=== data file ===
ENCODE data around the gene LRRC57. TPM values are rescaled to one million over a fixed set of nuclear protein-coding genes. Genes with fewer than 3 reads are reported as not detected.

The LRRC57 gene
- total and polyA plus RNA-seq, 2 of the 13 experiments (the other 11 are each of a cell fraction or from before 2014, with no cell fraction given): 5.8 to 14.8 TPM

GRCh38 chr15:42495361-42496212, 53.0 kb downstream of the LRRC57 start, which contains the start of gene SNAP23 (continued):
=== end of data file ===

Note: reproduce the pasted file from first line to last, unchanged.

ENCODE data around the gene LRRC57. TPM values are rescaled to one million over a fixed set of nuclear protein-coding genes. Genes with fewer than 3 reads are reported as not detected.

The LRRC57 gene
- total and polyA plus RNA-seq, 2 of the 13 experiments (the other 11 are each of a cell fraction or from before 2014, with no cell fraction given): 5.8 to 14.8 TPM

GRCh38 chr15:42495361-42496212, 53.0 kb downstream of the LRRC57 start, which contains the start of gene SNAP23 (continued):